1608–1657

Ferdinand III: the forgotten emperor

Print

Ferdinand III is one of the less well-known members of the Habsburg dynasty, despite the fact that important changes in political course took place under his rule. The outcome of the Thirty Years’ War had led to an acceptance within the dynasty of the limits of imperial power in political and religious affairs. However, these painful concessions in the Holy Roman Empire contrasted with the strengthening of dynastic power within the Habsburg Monarchy.

The most important consequence of the new peace framework for the Empire was that a way was found to defuse the religious tensions which had weakened the cohesion of the Empire since the schism of the Lutheran Reformation. The coexistence of the various Christian denominations in the Empire was placed on a sound basis.

Moreover, the imperial Estates were granted full sovereignty and the right to independent foreign and alliance policy. The Holy Roman Empire was now a federation comprising around 300 medium-sized, small and very minor states, of which only the major regional powers of Bavaria, Brandenburg, Saxony and Hanover could in reality make use of the opportunities arising from the latter provision. Imperial power had nonetheless been massively curtailed: the end of the hegemony of the Habsburg emperors in the Empire had arrived. As a result the Habsburgs concentrated their efforts on their patrimonial dominions, which now started to develop independently of the Empire at a more rapid pace than before.

The new constitutional basis of the Peace of Westphalia resulted in the creation or reform of binding administrative and judicial organs (Court Chancellery, Aulic Council, Imperial High Court) on the dualistic principle of balance between the emperor and the Imperial Estates. This principle was expressed in the creation of a diplomatic platform known as the Immerwährender Reichstag (Perpetual Diet) a standing congress of envoys supplied by the imperial Estates, which was installed in Regensburg from 1663. Although initiated by Ferdinand’s concessions, the reform of the Empire was not completed until the reign of his successor, Emperor Leopold I.

Within the Habsburg Monarchy things developed in a diametrically opposite direction: Ferdinand emphatically refused to accept any extension of the provisions of the peace agreed at Westphalia to his rights as ruler of the Habsburg patrimonial dominions. He rejected demands for counter-reformatory measures to be abandoned and for the pre-1618 religious status quo to be reinstated in the Habsburg dominions. This would have meant partial toleration of Protestant denominations, the return of emigrants and restitution of confiscated estates in the Austrian and Bohemian lands. It was only in Hungary that Ferdinand was forced to recognize the reality of denominational pluralism.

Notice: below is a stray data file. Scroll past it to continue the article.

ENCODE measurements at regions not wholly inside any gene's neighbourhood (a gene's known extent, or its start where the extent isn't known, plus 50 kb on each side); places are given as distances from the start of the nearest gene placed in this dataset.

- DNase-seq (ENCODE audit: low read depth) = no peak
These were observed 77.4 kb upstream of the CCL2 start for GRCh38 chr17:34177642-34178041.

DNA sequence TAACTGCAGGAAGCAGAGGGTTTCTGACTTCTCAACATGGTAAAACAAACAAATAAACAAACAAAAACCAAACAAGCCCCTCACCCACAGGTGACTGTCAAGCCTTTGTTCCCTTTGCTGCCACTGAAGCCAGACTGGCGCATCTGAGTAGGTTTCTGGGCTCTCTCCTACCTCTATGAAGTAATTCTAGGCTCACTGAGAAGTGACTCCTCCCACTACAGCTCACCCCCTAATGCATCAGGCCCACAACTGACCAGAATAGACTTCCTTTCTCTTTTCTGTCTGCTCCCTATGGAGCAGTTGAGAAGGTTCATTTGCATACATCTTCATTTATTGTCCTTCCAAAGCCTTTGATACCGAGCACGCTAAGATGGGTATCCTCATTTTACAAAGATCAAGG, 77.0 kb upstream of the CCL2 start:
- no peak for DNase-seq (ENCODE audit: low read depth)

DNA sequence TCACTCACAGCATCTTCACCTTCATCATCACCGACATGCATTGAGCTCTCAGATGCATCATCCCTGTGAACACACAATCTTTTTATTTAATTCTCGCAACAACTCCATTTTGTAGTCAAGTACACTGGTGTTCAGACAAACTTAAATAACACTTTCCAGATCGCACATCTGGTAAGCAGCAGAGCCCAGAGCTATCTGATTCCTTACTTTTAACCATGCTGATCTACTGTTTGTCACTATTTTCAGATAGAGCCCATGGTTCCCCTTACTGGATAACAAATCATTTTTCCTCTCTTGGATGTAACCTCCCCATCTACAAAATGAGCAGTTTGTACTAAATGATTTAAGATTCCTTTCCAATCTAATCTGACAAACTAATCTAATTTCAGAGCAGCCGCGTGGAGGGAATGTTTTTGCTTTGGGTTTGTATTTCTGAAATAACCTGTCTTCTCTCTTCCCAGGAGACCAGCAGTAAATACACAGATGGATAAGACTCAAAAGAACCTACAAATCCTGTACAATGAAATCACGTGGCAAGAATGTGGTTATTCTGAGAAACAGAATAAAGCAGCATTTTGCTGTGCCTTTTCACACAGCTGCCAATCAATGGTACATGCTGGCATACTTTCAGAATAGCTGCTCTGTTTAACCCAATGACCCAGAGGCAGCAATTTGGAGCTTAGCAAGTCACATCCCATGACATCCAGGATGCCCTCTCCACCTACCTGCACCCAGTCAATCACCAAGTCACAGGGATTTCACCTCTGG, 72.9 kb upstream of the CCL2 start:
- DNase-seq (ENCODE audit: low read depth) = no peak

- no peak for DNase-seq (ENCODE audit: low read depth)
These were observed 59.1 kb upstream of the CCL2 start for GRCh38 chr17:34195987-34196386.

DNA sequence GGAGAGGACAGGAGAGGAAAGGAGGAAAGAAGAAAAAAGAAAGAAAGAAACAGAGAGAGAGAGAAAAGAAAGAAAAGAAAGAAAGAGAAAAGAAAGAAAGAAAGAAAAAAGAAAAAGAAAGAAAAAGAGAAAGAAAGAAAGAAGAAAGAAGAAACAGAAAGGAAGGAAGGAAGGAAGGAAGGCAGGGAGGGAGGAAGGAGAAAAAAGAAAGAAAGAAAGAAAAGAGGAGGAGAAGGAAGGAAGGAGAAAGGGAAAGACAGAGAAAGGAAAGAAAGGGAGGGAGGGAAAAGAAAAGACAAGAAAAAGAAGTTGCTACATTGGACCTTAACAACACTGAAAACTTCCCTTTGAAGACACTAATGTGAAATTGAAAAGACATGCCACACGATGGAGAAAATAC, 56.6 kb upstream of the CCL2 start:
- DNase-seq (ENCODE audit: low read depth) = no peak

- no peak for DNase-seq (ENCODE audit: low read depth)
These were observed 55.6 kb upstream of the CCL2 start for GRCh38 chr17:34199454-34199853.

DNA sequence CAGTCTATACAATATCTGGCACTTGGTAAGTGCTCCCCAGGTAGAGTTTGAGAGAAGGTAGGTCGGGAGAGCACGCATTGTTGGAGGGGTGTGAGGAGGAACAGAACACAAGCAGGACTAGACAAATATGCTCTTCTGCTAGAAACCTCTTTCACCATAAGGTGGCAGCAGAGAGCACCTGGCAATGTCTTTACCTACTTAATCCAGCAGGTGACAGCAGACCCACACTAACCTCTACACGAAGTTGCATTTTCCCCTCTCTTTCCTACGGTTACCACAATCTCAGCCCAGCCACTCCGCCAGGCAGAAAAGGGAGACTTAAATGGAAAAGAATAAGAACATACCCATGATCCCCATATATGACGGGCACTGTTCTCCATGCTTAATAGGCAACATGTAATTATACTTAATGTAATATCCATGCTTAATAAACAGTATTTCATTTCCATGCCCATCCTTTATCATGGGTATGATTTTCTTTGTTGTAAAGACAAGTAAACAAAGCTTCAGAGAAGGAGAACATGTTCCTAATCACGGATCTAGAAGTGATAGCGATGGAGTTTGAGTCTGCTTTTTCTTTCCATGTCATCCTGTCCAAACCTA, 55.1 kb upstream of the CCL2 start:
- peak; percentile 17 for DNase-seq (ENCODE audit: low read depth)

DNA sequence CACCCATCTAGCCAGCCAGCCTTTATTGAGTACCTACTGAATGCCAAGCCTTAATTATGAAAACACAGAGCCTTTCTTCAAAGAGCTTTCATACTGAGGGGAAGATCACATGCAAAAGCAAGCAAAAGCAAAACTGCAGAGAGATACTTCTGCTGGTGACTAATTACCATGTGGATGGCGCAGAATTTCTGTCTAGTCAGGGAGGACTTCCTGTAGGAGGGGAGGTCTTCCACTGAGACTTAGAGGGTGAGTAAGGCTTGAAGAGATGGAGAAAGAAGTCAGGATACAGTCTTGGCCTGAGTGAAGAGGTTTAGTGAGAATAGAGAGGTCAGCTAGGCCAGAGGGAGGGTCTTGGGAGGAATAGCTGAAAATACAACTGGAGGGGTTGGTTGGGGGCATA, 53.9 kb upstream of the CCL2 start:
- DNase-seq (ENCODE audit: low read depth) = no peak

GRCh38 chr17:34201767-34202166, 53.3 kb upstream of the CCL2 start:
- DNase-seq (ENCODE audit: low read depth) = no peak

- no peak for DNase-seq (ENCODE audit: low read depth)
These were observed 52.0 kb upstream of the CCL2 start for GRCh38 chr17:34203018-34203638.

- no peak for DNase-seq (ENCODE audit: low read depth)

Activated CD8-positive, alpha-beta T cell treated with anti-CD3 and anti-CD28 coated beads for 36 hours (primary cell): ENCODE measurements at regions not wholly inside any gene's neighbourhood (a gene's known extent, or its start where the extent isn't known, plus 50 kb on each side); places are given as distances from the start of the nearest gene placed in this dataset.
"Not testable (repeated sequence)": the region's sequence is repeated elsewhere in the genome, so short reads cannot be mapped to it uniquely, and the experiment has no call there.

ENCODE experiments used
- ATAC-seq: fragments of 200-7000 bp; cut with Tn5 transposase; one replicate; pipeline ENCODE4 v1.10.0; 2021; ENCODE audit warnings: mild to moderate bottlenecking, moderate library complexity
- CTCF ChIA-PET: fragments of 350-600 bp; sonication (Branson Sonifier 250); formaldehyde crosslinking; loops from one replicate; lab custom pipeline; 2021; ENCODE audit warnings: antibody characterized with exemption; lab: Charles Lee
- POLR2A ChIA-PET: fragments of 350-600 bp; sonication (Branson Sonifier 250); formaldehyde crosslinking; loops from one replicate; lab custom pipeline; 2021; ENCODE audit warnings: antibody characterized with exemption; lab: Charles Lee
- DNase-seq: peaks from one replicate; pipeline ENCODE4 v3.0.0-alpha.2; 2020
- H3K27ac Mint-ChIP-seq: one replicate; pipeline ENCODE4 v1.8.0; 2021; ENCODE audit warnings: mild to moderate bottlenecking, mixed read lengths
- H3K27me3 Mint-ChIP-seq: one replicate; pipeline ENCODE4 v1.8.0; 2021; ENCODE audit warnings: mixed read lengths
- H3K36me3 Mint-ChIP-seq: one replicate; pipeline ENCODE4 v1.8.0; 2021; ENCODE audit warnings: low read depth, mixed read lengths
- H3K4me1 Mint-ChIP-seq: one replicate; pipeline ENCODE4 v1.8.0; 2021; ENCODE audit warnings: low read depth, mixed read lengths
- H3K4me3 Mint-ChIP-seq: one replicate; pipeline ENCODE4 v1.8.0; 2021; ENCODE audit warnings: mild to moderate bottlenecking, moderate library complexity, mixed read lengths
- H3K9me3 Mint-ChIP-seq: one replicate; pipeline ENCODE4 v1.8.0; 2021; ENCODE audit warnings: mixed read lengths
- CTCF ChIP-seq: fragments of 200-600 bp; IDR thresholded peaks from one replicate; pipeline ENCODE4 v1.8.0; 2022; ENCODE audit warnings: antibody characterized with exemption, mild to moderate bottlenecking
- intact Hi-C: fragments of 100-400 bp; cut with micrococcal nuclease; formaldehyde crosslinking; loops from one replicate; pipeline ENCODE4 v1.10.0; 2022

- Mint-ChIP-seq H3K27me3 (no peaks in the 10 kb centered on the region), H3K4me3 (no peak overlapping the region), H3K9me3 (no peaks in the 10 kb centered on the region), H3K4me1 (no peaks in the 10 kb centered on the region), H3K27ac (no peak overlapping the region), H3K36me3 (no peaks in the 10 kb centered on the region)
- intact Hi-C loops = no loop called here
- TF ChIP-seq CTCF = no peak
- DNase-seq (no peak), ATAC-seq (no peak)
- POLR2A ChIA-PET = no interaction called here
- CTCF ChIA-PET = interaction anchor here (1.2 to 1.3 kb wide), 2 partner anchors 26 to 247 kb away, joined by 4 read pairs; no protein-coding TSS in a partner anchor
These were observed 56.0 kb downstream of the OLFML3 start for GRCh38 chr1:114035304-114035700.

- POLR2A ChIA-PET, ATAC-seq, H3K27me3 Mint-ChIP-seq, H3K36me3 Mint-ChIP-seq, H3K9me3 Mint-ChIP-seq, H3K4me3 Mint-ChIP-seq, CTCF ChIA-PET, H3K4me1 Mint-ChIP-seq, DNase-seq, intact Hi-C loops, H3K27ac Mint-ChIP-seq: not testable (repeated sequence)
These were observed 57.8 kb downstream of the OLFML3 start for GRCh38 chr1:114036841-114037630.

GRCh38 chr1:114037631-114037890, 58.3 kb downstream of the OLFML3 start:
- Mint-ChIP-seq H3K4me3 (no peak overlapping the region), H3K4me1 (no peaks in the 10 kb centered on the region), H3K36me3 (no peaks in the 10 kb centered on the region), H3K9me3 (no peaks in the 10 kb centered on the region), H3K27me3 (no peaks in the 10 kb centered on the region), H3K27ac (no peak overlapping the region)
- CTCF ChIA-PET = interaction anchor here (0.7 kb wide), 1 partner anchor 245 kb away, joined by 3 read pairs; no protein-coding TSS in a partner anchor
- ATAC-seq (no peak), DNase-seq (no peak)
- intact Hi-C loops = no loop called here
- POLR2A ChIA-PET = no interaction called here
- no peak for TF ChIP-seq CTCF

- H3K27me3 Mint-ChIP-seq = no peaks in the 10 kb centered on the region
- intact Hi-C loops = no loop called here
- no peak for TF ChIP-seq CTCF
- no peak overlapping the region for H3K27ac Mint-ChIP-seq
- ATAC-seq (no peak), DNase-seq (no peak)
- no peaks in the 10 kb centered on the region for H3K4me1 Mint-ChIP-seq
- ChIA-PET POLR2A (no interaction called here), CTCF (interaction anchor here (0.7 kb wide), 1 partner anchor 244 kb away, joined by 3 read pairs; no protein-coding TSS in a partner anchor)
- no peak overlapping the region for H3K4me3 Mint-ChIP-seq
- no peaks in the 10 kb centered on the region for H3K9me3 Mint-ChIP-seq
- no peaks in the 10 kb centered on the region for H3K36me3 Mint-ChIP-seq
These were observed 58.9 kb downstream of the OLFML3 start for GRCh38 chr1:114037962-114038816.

Nonetheless, in matters of religion Ferdinand III was far more moderate and less fundamentalist than his father. Although the Counter Reformation was continued, it was no longer implemented unconditionally and in such a militant fashion as only a few decades previously. However, the basic situation had changed. Much of the opposition had been broken: the Protestant church structure had been destroyed, the nobility made compliant, the middle classes financially ruined. The consequences of decades of war were plain to see: Bohemia, Moravia, Silesia as well as Lower and Upper Austria north of the Danube had largely been devastated. Religious furore had yielded to disillusionment.

Celebrated as an emperor who had brought about peace, Ferdinand succeeded in having his eldest son Ferdinand IV elected as Roman-German king in 1653. To his father’s great dismay, however, his designated successor died unexpectedly the following year. Efforts to install his next eldest son Leopold in his stead were at first unsuccessful. When Ferdinand died suddenly in 1657 at the age of 49 from an inflammation of the gallbladder, the succession in the Empire was still unresolved.

Ferdinand III was buried in the crypt of the Church of the Capuchin Friars in Vienna. From this time on until the end of the Monarchy in 1918, all the emperors without exception were interred here, in what was to become the principal burial place of the dynasty. 

Martin Mutschlechner